Columbia developer Richard Burts has built a reputation taking on projects, such as 701 Whaley and the Palmetto Compress Warehouse, that others said were impossible. Those successes have proved to Burts the value of historic preservation and prompted others to say he really gets it. He talks with us about saving historic Columbia.
Fifteen years ago, Ed Albritton was at a crossroads. He took the leap from a stressful mental health career to opening Ed’s Editions rare and used books in West Columbia. His son thought he was crazy, but Albritton now says it’s the best decision he could have made.
When the boys in a Hyatt Park gym start talking about chicken wings, it isn’t time to chow down but to practice their takedowns. Mats 2 Men, a wrestling program, is trying to enrich their lives and teach character while also getting their fathers more involved.
Dog owner Ola Helsing so wants another free dog park in Columbia that she’d drive several miles to get there. She and other dog owners could soon get their wish with a free dog park planned for Owens Field Park. But not everyone supports the idea.
Cayce’s rich history and amazing people and places are itching to be uncovered, the city’s museum director says. So Leo Redmond and his assistant, Rachel Steen, friends for 50 years, are writing a book about some of the things they say have been overlooked. Residents might discover how little they know about Cayce’s past.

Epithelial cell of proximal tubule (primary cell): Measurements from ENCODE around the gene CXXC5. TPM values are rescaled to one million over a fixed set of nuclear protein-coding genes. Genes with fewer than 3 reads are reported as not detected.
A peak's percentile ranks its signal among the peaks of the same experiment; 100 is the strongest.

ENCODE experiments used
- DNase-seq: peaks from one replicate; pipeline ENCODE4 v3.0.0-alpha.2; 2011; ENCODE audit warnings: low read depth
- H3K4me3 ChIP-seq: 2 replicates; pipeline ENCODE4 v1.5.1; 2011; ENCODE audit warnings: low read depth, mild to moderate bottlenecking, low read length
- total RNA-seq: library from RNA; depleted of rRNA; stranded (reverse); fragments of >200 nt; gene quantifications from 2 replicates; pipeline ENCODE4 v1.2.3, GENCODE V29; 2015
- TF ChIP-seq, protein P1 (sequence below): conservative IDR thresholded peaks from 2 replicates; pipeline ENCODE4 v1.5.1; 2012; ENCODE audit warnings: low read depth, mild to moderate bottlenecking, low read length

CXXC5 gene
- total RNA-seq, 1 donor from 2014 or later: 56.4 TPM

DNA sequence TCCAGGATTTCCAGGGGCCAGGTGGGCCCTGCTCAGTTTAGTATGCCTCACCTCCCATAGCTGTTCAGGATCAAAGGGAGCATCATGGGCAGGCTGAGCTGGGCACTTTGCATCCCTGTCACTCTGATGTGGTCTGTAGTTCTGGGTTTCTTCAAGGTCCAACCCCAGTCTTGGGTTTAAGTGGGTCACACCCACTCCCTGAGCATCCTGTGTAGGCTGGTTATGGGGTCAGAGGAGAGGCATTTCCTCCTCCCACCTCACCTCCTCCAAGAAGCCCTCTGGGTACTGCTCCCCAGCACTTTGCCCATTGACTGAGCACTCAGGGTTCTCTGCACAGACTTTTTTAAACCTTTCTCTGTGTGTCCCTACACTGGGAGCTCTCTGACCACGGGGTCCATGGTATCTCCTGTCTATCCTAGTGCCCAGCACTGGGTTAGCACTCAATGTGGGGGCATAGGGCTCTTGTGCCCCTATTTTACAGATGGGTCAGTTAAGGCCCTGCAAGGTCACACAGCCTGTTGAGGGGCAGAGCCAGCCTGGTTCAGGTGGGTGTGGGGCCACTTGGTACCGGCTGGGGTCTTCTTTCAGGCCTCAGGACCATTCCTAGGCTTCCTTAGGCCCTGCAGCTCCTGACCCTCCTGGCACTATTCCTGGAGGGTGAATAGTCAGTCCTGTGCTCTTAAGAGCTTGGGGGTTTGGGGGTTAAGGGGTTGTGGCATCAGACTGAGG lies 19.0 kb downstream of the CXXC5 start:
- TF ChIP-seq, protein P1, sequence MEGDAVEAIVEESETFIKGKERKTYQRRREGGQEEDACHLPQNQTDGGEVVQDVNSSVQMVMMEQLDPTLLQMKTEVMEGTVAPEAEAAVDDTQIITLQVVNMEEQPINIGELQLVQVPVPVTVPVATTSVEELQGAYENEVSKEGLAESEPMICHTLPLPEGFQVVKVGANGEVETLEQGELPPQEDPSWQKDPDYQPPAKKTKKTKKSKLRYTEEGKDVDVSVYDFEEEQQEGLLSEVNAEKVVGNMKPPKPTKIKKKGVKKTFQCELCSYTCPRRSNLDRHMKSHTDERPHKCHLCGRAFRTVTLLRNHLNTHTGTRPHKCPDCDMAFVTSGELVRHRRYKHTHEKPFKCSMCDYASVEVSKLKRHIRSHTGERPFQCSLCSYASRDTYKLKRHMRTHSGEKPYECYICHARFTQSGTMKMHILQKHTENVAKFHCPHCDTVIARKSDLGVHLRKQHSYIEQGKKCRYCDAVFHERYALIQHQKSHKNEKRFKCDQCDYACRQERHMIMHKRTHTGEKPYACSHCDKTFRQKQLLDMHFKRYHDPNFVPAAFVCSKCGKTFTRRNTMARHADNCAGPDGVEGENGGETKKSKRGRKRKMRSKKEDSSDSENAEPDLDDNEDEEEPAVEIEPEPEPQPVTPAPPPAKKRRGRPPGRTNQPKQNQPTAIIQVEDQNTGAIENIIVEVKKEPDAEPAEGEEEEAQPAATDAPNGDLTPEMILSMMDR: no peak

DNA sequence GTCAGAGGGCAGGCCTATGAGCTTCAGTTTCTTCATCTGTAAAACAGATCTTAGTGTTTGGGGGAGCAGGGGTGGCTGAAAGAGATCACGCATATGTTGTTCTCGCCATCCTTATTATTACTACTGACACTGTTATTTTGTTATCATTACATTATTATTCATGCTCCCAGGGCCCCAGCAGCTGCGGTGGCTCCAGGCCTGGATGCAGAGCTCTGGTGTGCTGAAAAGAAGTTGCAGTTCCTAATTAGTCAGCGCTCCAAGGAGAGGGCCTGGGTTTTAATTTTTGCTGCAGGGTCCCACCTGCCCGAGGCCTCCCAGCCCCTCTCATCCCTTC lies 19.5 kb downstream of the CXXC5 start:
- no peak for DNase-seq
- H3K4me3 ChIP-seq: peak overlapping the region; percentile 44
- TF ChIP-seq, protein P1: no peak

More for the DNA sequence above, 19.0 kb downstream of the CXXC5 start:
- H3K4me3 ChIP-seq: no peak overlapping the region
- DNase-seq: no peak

Jaco’s Corner, the 104-year-old bar in the shadow of Williams-Brice Stadium, is likely to pour its last beer this summer. The Jaco family, which has owned the Olympia neighborhood bar at Rosewood Drive and Bluff Road for three generations, is reluctantly being pushed toward the sale by financial and generational realities.
As Scottish dances have done for centuries, feet tap and bodies spin in Bill McCullough’s Scottish country dance class that brings a bit of the culture to Columbia.
Photographer Kathleen Robbins watched the coverage of October’s floods and felt an overwhelming need to help. She grabbed her neighbor Beth Bilderback, an archivist, and they set out door to door in South Beltline to see what they could do. What they found – thousands of damaged photos – proved a welcome challenge.
Wienges stayed up all night watching water levels rise at his Gills Creek home, then rescued several neighbors who were trapped in their houses during the SC flood.… Read More The night the SC rains came: One man’s minute-by-minute tale of saving neighbors
The volunteers at the NAACP-American Red Cross disaster relief center on North Main all share a passion for helping those still in need after the historic flooding of early October.